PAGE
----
CPVC (chlorinated polyvinyl chloride) pipes have become a popular choice for plumbers and DIYers due to their corrosion resistance, cost savings, and easy installation. If you're looking to upgrade your water lines or replace old pipes, learning how to install CPVC correctly is key to creating a reliable system. Follow this guide to install CPVC pipes in your home like an expert.
Planning the Layout
The first step when taking on any new plumbing project is planning. Map out where you want to run the CPVC lines and measure the required lengths. Ensure you have enough room to make clean cuts and proper connections. If installing in tight spaces like under sinks or in crawl spaces, allow extra working room. Consider using elbow joints over sharp 90-degree cuts when turning corners.
Preparing the Pipes and Fittings
Before assembling, inspect and clean all CPVC pipes and fittings. Look for any defects, debris, or cracks. Lightly sanding the ends will also improve adhesion. Dry all pieces completely, as CPVC cement won't bond well to damp surfaces. Having the right primer and solvent cement is also critical - they must be formulated for bonding CPVC.
Cutting the Pipe
A miter box and fine-toothed CPVC cutter are essential for straight, burr-free cuts. Mark your measurements, securing the pipe firmly in the miter box. Score all around the pipe with a cutter in one continuous stroke applying firm pressure. Avoid over-cutting too deep or sawing back and forth. After scoring, bend the pipe slightly to snap cleanly along the cut line.
Deburring and Beveling
Use a pocket knife or metal deburring tool to remove any ridges or rough edges from pipe ends. This prevents gouging the fittings when inserted. Then chamfer the outer edge by lightly filing at a 30-45 degree angle. This flare will allow the fitting to slide over easier. Avoid over-beveling too far down the small diameter.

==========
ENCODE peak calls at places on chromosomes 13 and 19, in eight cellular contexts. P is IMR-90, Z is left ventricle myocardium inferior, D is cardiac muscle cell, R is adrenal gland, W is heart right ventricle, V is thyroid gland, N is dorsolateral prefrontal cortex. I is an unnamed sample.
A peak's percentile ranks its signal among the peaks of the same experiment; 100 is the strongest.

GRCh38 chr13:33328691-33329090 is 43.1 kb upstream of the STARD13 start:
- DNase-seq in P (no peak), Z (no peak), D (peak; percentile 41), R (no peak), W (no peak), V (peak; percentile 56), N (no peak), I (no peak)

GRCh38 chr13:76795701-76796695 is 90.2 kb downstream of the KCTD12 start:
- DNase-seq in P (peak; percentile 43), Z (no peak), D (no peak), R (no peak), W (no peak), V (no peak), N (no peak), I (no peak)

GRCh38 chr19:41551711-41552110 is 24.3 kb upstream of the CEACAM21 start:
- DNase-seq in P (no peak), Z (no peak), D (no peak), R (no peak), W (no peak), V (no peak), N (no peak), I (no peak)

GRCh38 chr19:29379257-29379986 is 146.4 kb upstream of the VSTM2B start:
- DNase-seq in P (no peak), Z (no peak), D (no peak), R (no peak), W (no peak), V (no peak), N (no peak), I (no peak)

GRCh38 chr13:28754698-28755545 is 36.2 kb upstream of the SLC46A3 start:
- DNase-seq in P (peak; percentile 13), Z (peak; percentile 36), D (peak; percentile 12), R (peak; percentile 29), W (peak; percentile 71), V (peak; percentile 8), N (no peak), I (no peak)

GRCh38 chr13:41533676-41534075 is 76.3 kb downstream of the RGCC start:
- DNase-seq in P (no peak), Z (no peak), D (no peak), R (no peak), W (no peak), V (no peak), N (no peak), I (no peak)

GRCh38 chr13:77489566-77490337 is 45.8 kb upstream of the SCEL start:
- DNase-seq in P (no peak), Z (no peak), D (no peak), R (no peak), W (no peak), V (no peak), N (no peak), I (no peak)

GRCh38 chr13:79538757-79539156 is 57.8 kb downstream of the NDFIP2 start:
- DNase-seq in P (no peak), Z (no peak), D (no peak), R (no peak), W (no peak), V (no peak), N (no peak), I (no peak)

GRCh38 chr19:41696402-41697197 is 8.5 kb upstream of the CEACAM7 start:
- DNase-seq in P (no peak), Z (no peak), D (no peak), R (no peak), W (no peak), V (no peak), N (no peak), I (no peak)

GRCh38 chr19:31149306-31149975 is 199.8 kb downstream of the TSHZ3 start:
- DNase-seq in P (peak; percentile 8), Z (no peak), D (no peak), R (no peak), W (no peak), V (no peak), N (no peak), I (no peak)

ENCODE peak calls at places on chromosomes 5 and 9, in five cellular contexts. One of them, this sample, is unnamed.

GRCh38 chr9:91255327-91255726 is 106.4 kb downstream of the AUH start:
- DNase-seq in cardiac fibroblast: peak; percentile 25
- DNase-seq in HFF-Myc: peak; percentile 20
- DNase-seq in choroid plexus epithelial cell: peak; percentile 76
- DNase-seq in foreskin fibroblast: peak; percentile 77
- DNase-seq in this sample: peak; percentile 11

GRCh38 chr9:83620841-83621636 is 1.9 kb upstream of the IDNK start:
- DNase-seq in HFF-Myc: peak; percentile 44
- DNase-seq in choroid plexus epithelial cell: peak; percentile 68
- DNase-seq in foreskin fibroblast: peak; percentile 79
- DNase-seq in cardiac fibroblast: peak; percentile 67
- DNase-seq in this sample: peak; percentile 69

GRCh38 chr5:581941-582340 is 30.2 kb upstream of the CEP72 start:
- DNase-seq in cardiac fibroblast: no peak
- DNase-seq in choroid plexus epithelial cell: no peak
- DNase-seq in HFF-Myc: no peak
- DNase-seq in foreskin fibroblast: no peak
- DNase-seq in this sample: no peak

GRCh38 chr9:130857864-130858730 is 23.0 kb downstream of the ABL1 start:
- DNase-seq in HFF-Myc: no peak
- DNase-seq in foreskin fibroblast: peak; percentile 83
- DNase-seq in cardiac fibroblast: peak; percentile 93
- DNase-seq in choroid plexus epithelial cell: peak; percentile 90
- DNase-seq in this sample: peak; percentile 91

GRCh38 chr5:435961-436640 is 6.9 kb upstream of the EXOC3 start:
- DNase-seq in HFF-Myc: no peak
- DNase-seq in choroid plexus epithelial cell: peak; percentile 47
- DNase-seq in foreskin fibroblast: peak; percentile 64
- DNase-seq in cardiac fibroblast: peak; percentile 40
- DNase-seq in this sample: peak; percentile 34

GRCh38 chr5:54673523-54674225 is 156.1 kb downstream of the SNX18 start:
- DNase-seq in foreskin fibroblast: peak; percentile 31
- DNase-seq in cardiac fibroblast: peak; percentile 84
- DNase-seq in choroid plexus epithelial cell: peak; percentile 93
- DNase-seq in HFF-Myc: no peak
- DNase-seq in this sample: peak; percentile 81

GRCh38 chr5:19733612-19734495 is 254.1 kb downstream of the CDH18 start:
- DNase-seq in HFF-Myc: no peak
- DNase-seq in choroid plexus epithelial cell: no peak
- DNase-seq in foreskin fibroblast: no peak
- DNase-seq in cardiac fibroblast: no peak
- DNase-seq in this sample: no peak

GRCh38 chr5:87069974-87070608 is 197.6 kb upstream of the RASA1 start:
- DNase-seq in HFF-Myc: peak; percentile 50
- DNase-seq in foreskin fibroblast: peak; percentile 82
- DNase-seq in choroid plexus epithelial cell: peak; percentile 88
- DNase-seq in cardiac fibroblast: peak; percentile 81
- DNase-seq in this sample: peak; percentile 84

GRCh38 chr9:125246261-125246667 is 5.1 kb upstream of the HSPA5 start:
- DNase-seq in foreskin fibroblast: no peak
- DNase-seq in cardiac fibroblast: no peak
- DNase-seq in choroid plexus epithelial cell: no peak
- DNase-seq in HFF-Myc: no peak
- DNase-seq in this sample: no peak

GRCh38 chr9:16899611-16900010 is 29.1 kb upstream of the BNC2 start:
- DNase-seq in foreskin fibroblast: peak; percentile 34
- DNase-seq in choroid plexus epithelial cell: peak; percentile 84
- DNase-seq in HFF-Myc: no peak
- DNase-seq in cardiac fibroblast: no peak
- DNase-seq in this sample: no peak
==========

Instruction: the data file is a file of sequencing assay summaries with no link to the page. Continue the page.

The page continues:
Applying Solvent Cements
The primer helps soften and prep the surfaces, while the solvent cement fuses them together. Use a small dauber applicator, applying a thin coat of purple primer into the pipe's inner socket and fitting end. Then quickly apply gray CPVC cement the same way. Assemble parts immediately while wet, twisting lightly to distribute cement evenly. Hold 30 seconds to set. Excess cement can be wiped with a clean rag.
Supporting the Pipe
Proper pipe support is also critical for professional results and inspection. CPVC should be secured at least every 3 feet for horizontal runs or base of vertical lengths. Use clamps lined with rubber or vinyl protectors to prevent bruising. Space clamps no wider than 18 inches for 1/2 inch pipe, or 36 inches for 3/4 inch or larger. Allowing pipes to flex will risk future leaks.
Before completing project walls or ceilings, always pressure test new CPVC systems. Slowly pressurize the lines to monitor for any leaks, sealing them with additional cement if found. Consider leaving key system areas accessible rather than burying lines. Also confirm local plumbing codes which may require inspector approval.
Following this guide will ensure safe, long-lasting CPVC installations. Take things slow, prepping correctly before permanently bonding pipes and fittings. With some practice, you’ll find CPVC systems easy to work with using basic hand tools. Just as reliable as copper, at a fraction of the cost, CPVC is the ideal choice for do-it-yourselfers.